I woke up this morning and stepped out of bed gingerly, flexing my ankle to test it. Would I be able to walk comfortably today? Where else would I have pain and how bad would it be?
No, I’m not injured. I have Rheumatoid Arthritis (RA). It’s treatable but not curable and I have pain every day, sometimes mild and manageable sometimes severe and, well, unmanageable.
Where do we turn when it seems that life is pain, however that pain manifests? As Christians, the easy answer is to turn to God but how do we do that when the very circumstances we are in seem to contradict what we’ve heard about God. If He is good, why am I in pain? If He is powerful, why am I suffering? If He really reigns over all, why is life so hard?
The Bible answers these questions and will give us the hope we need to not only endure trials but to grow spiritually in them and glorify God through them.
1 Peter is a really good place to start because it was written to a group of Christians who were suffering severe persecution. The book is a rich resource of encouragement to anyone in any kind of trial.
Let’s look closely at just one of those encouragements found 1 Peter chapter 4 verse 19. “Therefore, let those who suffer according to God’s will entrust their souls to a faithful Creator while doing good.”
The first word of this verse reminds us to look back at the context of the verse. In verses 12-19 Peter is encouraging his audience to endure sufferings with joy because as they were sharing Christ’s suffering for doing good, they would share in His glory when He returned.
This is a theme repeated throughout the book. Suffer well now, looking to the example of Jesus’ so that when He returns in glory we can share that glory with Him! Chapter 5 verse 10 continues this theme, “And after you have suffered a little while, the God of all grace, who has called you to His eternal glory in Christ, will Himself restore, confirm, strengthen and establish you.”
In light of eternity, even life-long suffering is “a little while.” Look to the coming of Jesus and the hope of heaven to endure. Being in chronic pain makes me long for my resurrected body and for the future of heaven where there will be no more pain or tears or trials.
Those who suffer according to God’s will
We must remember that suffering is not outside of God’s will. Our Christian lives are not promised to be easy, rather, we are promised suffering and it’s actually good for our spiritual lives for us to suffer trials! It’s God’s will to use everything, the good and the bad, in our lives for our good and for His glory.
Suffering is like a refining fire that God uses for our sanctification, the progressive process of conforming our lives more and more to God’s way, getting rid of sin and growing in right living and love for the Lord (see 1 Peter chapter 1 verse 7). God uses these hard things in our lives to expose sin and to help us repent and change.
Entrust their souls to a faithful Creator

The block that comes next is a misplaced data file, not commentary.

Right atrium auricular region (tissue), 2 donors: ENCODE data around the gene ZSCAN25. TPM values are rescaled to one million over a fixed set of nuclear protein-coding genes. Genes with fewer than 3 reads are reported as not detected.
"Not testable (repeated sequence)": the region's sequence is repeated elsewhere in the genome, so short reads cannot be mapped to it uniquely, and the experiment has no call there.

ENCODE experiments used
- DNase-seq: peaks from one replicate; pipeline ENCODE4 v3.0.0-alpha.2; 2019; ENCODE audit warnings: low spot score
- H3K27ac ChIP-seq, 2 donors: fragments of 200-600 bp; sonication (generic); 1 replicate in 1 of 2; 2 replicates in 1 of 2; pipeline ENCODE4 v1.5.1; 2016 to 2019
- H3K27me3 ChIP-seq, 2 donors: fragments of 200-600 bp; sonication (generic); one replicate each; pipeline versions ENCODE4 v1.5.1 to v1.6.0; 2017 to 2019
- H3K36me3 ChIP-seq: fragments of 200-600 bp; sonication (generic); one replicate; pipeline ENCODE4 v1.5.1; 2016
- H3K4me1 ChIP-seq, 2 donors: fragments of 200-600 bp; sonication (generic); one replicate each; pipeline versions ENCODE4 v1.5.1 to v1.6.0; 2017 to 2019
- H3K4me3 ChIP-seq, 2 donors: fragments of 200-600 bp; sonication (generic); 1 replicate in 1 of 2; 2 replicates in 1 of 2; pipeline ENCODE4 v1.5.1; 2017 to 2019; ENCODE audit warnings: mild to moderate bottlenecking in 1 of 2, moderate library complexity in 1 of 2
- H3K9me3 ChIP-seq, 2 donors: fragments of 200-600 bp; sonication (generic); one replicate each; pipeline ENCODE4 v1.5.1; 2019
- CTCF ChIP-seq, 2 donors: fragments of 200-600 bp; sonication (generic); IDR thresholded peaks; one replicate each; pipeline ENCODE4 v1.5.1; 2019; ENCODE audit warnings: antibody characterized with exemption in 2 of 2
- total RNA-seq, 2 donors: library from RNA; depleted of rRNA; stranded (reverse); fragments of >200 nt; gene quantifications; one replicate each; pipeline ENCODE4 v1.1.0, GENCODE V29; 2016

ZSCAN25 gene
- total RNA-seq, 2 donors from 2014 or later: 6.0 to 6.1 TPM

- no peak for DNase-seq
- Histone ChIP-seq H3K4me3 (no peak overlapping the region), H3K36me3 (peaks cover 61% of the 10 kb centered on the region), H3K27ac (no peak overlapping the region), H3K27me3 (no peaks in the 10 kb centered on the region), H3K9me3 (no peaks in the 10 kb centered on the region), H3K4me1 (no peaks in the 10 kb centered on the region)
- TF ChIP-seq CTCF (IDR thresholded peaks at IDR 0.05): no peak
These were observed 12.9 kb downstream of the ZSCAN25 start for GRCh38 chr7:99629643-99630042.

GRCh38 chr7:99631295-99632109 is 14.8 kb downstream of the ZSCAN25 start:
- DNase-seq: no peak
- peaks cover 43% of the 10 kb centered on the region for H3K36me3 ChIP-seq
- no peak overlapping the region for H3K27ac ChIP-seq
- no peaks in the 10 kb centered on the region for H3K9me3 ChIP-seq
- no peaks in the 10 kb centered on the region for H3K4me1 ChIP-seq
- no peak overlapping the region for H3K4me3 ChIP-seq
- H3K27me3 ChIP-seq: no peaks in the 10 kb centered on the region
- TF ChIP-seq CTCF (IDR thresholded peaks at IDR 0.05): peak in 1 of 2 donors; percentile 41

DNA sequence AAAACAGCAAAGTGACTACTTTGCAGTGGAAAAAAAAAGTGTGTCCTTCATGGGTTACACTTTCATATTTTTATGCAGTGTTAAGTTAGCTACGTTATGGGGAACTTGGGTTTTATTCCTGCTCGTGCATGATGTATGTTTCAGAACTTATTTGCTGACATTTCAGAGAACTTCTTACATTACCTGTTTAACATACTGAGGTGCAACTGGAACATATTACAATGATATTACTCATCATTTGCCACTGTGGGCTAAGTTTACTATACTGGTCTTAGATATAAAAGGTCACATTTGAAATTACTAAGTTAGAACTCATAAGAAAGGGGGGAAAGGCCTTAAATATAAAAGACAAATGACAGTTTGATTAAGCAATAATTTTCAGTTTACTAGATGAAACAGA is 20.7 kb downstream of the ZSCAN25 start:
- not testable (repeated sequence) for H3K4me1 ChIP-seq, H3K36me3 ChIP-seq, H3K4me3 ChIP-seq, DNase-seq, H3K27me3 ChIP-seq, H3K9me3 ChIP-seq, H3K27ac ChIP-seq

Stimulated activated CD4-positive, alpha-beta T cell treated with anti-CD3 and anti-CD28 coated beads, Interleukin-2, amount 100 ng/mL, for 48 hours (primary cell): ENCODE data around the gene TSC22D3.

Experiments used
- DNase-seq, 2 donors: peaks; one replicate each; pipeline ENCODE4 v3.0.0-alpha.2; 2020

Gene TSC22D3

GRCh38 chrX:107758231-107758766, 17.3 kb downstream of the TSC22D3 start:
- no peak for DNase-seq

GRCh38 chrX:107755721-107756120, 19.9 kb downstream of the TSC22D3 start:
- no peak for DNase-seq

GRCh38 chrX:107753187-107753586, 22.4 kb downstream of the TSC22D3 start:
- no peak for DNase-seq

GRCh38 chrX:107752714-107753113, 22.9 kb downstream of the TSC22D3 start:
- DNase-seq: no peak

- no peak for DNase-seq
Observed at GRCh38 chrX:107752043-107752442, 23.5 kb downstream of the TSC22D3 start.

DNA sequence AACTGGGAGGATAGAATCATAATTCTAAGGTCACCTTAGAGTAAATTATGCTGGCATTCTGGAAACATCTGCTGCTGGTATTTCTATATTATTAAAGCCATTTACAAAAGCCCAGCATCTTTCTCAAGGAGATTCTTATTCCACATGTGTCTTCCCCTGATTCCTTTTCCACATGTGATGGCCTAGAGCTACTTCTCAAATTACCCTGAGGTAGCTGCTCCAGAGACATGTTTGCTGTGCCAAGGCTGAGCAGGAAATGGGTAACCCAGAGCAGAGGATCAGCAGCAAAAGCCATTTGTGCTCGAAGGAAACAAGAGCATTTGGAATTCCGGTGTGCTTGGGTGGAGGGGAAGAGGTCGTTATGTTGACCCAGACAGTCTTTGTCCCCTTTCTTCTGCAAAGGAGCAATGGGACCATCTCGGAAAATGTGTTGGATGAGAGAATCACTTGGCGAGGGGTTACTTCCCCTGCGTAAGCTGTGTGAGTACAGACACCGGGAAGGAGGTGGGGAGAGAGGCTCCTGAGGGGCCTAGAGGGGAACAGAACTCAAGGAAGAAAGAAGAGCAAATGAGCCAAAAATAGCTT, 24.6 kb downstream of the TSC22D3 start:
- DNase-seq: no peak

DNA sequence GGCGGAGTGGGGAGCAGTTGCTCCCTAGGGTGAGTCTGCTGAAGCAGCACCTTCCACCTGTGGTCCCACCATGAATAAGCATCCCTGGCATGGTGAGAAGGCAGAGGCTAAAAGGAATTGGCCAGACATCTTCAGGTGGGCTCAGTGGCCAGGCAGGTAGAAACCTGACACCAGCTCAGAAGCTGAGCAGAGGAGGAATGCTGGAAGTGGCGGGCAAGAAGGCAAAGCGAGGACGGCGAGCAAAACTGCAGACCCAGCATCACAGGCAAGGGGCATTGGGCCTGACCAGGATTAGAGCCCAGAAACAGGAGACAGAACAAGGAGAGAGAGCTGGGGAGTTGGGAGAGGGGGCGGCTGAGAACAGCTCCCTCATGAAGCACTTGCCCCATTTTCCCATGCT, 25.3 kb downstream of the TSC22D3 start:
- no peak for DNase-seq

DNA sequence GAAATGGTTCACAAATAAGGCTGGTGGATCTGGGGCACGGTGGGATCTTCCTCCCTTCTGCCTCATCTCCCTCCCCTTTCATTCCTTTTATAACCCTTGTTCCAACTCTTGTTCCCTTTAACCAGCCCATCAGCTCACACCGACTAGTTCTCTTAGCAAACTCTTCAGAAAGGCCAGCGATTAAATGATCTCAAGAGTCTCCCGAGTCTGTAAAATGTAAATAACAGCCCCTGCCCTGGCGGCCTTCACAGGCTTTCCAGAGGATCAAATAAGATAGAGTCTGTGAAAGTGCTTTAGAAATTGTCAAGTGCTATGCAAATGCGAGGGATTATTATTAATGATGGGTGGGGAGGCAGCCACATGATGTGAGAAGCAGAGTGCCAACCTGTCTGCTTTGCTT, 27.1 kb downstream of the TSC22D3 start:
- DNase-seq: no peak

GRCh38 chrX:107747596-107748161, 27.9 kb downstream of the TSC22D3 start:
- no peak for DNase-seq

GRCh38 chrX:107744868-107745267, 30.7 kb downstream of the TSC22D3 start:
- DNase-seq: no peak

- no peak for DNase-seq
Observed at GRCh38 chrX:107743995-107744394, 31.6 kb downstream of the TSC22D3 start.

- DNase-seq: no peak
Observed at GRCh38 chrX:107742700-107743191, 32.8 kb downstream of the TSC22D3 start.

Peter here answers our questions of God’s goodness and power by telling us that we can entrust ourselves fully to God. The word for “entrust” here is the same word that is used in Luke chapter 23 verse 46 where Jesus on the cross cries out “Father in your hands I commit my spirit.” We can give Him full charge of our lives, “casting all of your anxieties on Him, because He cares for you” (1 Peter chapter 5 verse 7).
His reasoning in verse 19 is that God is a faithful Creator. He made the world. He made you. He made me. He is not a disinterested Creator; He is faithful, trustworthy, reliable and sure. And He cares for us!
While doing good
Being in a trial or suffering does not negate our responsibility to do good.
Now, of course, our good works are not at all intended to save us or to earn us something from God and they are not a get-out-of-trials-free card. But as we grow to love God and reject sin, we will want to please Him with our obedience. Even when it hurts to walk. Even when it’s hard to get out of bed. Even when life is really difficult.
There are days, however, when I’m not strong enough to do this on my own. But in chapter 4 verse 11, Peter tells us that it’s not ultimately up to us. He says, “Whoever serves, as one who serves by the strength that God supplies – in order that in everything God may be glorified through Jesus Christ.” God is glorified when we serve through His strength, even when we are weak!
I am so grateful for the answers that the Bible provides for me in my suffering. God is ruling and is powerful in my trials and in your trials. He is good and trustworthy. And He will still use us to do good even in our pain as we rely on His strength. May we keep our hope fixed on Christ to joyfully endure whatever He brings into our lives!
Ashley Mullins is the wife of Chris. They are taking a short break from Chris’ seminary education and are currently in Malawi, Africa serving at a training center for Malawian pastors.